Transformational leaders tend to have powerful internal motivation. They’re self-starters who have a vision for the organisation and are determined to make it a reality. They’re driven by lofty ideals and goals rather than prestige or money.
Transformational leaders care about their employees. They understand the importance of support, respect, and concern in the workplace. They tend to be agreeable people who can get along with others extremely well.
If transformational leadership was easy, then everyone would do it. But it’s not — it takes courage to try new things, put trust in employees, and make tough decisions. A transformational leader isn’t afraid to take the hand off the brake, even if it risks failure.
The Effects of Transformational Leadership
It takes time to become a transformational leader. But once you have, you should see some tangible improvements in the workplace. While this form of leadership isn’t the only factor that contributes to making an organisation better. Research has suggested that it can be responsible for a variety of improvements that can make a lasting, real impact. The benefits include:
Improved Team Performance
Transformational leadership theory aims to elevate the standards and output of the workforce. In one study, researchers found that companies that adopted a transformational leadership style saw a multitude of benefits. These included increased team performance, increase in meeting targets and improved bottom line.
Enhanced Employee Performance
Transformational leadership elevates the standards for the entire organisation. It encourages everyone at the company to perform at their highest level. Inspiration is at the heart of transformational leadership. It’s not just the leader who shows inspiration, but the employees too.
With the support of the leaders, employees are more likely to invest in their professional development. They will collaborate with colleagues, and take more risks and challenges that can benefit the organisation.
Organisations with a transformational leader at the helm tend to benefit from enhanced employee satisfaction and loyalty. At its core, transformational leadership helps to make employees feel like valuable members of the organisation. This will help retain talent migration. This helps to increase the company’s employee retention rate.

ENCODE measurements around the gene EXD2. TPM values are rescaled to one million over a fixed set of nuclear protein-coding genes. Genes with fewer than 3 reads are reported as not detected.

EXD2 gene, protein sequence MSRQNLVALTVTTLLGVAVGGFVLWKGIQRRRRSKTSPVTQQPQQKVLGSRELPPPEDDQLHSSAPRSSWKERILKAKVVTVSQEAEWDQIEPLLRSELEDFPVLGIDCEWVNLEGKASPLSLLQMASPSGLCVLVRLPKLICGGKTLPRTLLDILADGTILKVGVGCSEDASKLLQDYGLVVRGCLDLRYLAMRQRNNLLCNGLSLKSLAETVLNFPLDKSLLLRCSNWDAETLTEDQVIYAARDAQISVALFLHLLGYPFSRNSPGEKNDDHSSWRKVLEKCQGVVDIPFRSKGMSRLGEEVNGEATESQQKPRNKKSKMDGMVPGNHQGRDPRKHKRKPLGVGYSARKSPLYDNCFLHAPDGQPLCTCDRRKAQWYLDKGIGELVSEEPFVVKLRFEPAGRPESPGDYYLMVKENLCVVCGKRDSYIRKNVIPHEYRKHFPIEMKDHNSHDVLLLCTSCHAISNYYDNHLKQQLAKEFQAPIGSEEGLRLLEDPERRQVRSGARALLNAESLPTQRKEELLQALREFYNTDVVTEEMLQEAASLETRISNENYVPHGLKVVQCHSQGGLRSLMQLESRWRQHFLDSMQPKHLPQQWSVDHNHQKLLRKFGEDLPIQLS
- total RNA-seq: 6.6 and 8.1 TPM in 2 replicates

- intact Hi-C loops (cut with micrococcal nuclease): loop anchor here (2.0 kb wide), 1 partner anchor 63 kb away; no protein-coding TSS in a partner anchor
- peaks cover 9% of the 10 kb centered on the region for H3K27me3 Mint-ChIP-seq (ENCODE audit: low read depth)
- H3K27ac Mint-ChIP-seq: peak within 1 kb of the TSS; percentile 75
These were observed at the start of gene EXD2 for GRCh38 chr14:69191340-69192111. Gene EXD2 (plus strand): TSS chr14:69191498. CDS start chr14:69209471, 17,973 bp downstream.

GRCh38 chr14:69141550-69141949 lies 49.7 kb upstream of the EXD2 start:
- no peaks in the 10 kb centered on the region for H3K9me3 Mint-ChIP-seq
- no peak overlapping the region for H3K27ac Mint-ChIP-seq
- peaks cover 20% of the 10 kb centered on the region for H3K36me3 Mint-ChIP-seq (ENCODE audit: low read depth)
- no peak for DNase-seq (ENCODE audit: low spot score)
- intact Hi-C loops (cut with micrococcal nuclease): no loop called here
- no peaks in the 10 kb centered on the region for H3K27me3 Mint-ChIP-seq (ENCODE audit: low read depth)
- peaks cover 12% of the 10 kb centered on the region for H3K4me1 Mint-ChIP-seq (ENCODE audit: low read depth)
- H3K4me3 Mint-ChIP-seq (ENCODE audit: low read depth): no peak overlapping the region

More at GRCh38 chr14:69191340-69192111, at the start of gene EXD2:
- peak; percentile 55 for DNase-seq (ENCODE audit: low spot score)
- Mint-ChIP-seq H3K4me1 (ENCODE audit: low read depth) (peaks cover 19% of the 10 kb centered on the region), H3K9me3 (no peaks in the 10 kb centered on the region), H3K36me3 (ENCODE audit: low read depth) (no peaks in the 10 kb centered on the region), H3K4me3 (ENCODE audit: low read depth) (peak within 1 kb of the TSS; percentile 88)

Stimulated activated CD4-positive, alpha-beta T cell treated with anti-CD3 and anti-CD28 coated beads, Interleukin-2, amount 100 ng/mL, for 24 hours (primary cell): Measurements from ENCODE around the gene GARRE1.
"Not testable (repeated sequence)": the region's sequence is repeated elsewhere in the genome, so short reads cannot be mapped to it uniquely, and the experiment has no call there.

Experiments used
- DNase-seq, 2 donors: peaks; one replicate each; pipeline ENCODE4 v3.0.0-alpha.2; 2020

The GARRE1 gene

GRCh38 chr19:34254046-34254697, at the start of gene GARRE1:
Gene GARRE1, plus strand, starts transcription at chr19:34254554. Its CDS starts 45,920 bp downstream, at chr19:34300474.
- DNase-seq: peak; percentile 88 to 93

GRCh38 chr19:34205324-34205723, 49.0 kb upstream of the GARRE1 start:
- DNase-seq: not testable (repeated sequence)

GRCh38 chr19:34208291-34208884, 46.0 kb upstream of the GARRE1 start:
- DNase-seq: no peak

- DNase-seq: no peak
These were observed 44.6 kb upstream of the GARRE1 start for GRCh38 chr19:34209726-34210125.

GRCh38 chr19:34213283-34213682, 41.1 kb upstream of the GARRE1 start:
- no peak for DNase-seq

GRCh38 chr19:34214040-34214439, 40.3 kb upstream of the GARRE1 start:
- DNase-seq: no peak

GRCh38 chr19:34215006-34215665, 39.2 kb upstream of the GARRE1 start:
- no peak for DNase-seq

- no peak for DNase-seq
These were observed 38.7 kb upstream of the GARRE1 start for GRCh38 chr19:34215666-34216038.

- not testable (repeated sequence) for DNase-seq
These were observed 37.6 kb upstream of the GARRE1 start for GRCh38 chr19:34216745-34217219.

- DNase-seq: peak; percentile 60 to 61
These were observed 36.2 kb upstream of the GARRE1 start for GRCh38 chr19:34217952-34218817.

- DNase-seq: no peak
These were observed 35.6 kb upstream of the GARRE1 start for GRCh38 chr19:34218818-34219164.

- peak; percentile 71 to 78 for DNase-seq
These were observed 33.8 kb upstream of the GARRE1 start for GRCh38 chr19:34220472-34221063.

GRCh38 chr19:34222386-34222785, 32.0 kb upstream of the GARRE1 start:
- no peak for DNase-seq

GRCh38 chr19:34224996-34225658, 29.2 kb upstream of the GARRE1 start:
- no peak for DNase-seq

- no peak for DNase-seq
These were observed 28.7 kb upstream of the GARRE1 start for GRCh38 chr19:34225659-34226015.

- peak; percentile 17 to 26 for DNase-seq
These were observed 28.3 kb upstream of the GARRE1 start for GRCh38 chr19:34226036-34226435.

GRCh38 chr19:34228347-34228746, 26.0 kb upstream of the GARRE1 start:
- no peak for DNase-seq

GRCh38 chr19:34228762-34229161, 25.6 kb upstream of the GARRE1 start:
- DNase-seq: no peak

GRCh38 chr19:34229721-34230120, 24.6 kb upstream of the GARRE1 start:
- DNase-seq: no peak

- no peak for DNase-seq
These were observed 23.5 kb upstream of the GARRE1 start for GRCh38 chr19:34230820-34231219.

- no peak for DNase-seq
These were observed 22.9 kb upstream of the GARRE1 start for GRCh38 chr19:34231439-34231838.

The Downsides of Transformational Leadership
Transformational leadership can be highly beneficial, but it’s not without its problems. If you’re adopting transformational leadership in your organisation, be aware of the following issues:
Reliance on ‘leading by example’ rather than a clear, focused approach.
Reliance on internal motivation instead of external motivation may lead to employee burnout.
Changing too much at once can disrupt routines and productivity.
The closer working relationships may result in the leader preferring certain employees.
Transactional and Transformational Leadership: Key Differences
Transactional and transformational leadership provide two very different leadership models. They share a common goal i.e. making the company better tomorrow than it is today. Where targets differ is how to achieve those goals.
Transactional leaders tend to believe:
Employees are motivated by rewards and punishments.
Employees perform best when they follow the instructions of the leader.
Chain of command should be well-defined and absolute.
The leader must micromanage and/or closely observe employees.
As you can see from those four points, transactional leadership style has little in common with transformational leadership. It’s a more traditional leadership model that, while it can be effective, often stifles innovation and creativity. Holds a company back from exploring new ideas, and prevents employees from reaching their full professional potential.
There are advantages to transactional leadership. For instance, it tends to create a sense of fairness within the organisation and involves easy to understand systems. For example: “do this and you’ll be rewarded; do this and you’ll be punished.
The approach can also be highly effective when dealing with a crisis situation. Even leaders who generally follow the transformational leadership model draw upon some tenets of transactional leadership from time to time.
There are more straightforward leadership styles, but for modern, forward-thinking organisations, there are arguably none more effective than transformational leadership. Offering a host of benefits, it’s a leadership style that has won big praise. Mainly for the positive impact it can have on employee performance and satisfaction, as well as the organisation as a whole.